Huckabee makes quick Northern Nevada swing

Former Arkansas Gov.Mike Huckabee made campaign stops in Carson City, Fallon and Reno on Sunday and Monday. John and Marilyn Grantham attended the Fallon event Monday morning.

Former Arkansas Gov.Mike Huckabee made campaign stops in Carson City, Fallon and Reno on Sunday and Monday. John and Marilyn Grantham attended the Fallon event Monday morning.

Former Arkansas Gov. Mike Huckabee, one of a handful of Republicans running for his party’s presidential nomination, made a quick two-day campaign swing to Carson City, Fallon and Reno prior to another Republican debate Tuesday night in Las Vegas.

Huckabee, who finished fourth in the 2008 caucus in the Silver State, took on a wide range of subjects at each venue on Sunday and Monday, discussing both state and local topics.

James Smack, Nevada’s assistant controller, said the Huckabee campaign came to him not too long ago for possible support in promoting the candidacy.

“I love his answers he gave to me,” Smack said. “He spent 10 and a half years as governor of a state about the size of Nevada.”

Smack said Huckabee favors cutting taxes and balancing budgets.

“These are things I look for in our next president of the United States,” Smack added.

A familiar topic centered on the federal government’s control of land, especially in the western states. Huckabee said at the Fallon Convention Center Congress should transfer much of the land to the states because the federal government is not managing a vast amount of property.

“Twenty-four percent of the land in America is owned by the federal government,” Huckabee explained. “There is no reason for the government to own that amount of land.”

Later, Huckabee said the government would be more suited to manage the national parks and monuments and military, yet he said state governments should not have to provide the policing and infrastructure for those lands under Washington’s jurisdiction.

Huckabee weighed in on the sage-grouse habitat and said states must have more say in the lands for which they are responsible including fire protection and use management. He also said Nevada and its residents must have the final say in whether or not the Yucca Mountain repository is used for nuclear waste.

“So the next president should make sure that whatever concerns Nevada residents have are those that are mediated. They can’t be imposed on them,” said Huckabee, who is familiar with a U.S. Army installation in Pine Bluff, Ark., that stores nerve gas.

Another topic in which Nevadans are interested is veterans’ health care, which Huckabee calls “a moral outrage.”

“We breathe free air because of them,” Huckabee said of the veterans. “They kept a promise to America to serve. This county has not kept its promise to those who sacrificed their lives and limbs to keep up safe and free.”

Huckabee said the only way Washington lawmakers will understand the plight of veterans is for the president, congressmen and their families to receive care from the Veterans Administration.

Huckabee, who has an approval rate placing him in the bottom tier of candidates vying for the Republican nomination, said elections are more than sound bites. He said voters, and especially Nevadans involved with the Feb. 23 caucus, must look at all the candidates and hear what they have to offer, not the empty words that come out of their mouths.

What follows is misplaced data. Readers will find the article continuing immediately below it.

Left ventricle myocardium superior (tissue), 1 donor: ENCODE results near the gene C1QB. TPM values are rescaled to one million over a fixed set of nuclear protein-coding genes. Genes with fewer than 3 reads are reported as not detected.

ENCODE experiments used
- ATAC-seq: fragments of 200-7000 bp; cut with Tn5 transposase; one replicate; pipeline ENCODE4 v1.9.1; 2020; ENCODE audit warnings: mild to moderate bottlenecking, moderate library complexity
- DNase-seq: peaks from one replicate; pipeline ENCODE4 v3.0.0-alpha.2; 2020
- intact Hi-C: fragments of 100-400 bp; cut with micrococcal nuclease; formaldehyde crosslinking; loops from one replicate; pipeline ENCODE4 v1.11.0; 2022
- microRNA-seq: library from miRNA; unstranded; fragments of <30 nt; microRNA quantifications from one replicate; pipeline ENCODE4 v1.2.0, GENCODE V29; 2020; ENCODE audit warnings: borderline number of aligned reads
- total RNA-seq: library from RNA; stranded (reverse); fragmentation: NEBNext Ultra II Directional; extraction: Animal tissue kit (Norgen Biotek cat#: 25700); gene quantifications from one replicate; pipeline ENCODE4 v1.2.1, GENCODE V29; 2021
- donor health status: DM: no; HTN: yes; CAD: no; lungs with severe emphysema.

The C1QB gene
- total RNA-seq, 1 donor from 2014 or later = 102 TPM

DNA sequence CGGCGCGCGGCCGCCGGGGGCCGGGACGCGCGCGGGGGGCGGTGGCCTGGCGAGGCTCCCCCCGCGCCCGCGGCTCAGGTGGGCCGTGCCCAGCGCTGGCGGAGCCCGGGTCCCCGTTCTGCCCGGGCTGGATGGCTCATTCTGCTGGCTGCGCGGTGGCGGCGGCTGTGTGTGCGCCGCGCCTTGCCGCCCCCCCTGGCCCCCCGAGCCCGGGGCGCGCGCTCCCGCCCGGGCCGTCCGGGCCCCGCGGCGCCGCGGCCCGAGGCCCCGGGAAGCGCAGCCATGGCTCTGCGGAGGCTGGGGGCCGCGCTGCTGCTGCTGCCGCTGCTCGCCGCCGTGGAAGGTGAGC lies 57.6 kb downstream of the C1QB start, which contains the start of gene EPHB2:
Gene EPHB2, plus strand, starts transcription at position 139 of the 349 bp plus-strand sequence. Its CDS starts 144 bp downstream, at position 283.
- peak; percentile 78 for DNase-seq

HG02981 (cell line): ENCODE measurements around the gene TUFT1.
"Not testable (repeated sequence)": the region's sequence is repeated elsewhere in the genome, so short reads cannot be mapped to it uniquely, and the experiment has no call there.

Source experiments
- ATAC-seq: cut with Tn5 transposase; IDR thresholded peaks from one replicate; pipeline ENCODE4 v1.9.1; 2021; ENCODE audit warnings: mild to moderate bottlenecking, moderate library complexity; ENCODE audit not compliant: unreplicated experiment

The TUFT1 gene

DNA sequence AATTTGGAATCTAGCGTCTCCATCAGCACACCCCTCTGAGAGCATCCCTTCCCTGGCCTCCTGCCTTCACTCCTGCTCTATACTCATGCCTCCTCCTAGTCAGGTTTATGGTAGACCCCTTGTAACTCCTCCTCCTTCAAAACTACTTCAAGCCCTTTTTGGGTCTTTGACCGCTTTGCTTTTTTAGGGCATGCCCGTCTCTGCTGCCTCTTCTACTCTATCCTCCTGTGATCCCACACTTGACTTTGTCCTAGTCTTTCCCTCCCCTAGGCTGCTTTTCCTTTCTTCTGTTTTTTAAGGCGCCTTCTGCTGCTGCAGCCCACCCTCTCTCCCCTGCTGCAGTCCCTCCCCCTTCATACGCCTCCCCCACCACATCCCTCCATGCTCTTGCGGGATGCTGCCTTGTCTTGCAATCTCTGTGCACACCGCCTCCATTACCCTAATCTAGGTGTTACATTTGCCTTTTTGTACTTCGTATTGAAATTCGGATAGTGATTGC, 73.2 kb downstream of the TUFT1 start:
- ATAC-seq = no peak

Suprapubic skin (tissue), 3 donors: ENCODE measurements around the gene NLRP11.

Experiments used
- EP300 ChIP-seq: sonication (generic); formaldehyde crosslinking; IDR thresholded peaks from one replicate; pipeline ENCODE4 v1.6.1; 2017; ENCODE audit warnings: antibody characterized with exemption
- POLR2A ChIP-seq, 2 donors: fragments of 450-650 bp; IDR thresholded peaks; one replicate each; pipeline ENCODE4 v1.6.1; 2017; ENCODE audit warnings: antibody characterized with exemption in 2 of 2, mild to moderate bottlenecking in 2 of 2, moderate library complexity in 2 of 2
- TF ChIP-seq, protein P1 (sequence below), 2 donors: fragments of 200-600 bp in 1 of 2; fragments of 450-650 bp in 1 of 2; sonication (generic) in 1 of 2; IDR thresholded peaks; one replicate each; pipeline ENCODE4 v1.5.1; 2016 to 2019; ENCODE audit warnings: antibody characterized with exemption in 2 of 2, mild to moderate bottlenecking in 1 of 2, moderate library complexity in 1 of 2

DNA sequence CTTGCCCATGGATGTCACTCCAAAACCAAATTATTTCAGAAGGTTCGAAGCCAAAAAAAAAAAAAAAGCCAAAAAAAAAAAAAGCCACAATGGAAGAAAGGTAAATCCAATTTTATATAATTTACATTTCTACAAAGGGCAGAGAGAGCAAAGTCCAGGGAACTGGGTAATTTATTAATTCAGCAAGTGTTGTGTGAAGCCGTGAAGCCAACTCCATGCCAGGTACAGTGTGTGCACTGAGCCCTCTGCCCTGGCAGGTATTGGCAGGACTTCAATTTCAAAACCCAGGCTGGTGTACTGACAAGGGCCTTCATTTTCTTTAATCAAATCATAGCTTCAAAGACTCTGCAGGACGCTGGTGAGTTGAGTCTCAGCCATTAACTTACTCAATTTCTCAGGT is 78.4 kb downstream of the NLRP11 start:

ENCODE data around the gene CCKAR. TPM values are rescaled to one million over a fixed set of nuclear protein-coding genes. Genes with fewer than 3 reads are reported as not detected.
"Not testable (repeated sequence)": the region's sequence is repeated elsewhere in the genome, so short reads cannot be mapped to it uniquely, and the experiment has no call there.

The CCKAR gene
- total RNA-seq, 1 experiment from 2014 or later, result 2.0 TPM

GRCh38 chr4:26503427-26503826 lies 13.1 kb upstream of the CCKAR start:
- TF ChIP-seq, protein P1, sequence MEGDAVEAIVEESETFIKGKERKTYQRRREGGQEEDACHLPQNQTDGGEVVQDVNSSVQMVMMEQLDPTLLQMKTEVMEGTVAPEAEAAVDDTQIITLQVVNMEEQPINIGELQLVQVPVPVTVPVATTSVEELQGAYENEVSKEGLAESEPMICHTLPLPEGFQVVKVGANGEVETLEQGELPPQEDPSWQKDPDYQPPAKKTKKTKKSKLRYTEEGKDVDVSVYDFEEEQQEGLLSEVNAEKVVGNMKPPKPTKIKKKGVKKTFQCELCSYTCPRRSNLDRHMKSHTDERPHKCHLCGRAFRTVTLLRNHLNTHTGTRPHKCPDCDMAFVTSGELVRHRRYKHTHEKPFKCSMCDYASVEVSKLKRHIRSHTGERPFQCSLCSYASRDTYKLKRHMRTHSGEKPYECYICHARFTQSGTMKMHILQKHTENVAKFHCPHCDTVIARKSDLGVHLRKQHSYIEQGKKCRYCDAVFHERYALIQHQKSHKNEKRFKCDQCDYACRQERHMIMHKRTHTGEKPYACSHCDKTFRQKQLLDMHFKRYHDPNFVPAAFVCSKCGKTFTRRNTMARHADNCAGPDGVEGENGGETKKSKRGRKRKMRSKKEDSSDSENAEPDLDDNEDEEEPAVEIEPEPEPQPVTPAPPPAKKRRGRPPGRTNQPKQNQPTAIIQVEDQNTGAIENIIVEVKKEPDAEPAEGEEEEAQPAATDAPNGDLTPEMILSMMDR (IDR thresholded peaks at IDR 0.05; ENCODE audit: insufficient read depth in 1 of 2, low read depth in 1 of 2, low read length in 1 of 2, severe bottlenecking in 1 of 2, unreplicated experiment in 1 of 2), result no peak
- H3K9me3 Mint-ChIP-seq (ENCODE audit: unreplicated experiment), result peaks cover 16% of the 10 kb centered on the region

“A lot of people are falling in love with the candidates giving speeches,” he said.

Huckabee, who formerly had a popular weekend television program on the Fox News Channel, said his 10½ years as governor of Arkansas provided him with the executive experience needed to run the Untied States. When he first assumed office, Huckabee had to work with a Democrat majority in the state senate and house, but he touted his ability to work with the opposition to pass legislation. He also captured almost 50 percent of both the Afro-American and Hispanic vote.

As he has watched the plight of the country since he last campaigned for presidency in 2008, Huckabee is quick to let others know he doesn’t like the country’s direction.

“The Republicans really wanted to challenge Obama,” Huckabee said, “but nothing has happened. Obama has taken to us a new place … to the bottom.”

Huckabee said world affairs and the strength of the military has suffered as a result of Obama’s leadership. Huckabee said the Middle East has turned into a quagmire with the rise of the Islamic State and their quick movement to occupy parts of Syria and Iraq, and the former governor, who served as commander in chief of the Arkansas National Guard, said some military readiness equals that to the years before the start of World War II.

With the news that Army Sgt. Bowe Bergdahl’s desertion case has been referred for trial by court-martial on Monday, Huckabee said the Obama administration erred in making a five-to-one prisoner swap with five Taliban prisoners for a soldier who took off from his post.

Huckabee said he would be in favor of a very thorough process that vetted Syrian refuges coming into the Untied States. He said ISIS has boasted that it can make passports and have its member infiltrate the groups as refugees.

After his comments in Fallon, attendees mingled with Huckabee for about 15 minutes asking more questions or having photographs taken with him.

Alicia Conliffe of Fallon, one of about 50 people who heard Huckabee, attended the event because she wanted to know more.

“I appreciated the governor shared and offered details on his platform in a clear and more personal manner, and it was nice to know of his plans for the office,” she said.


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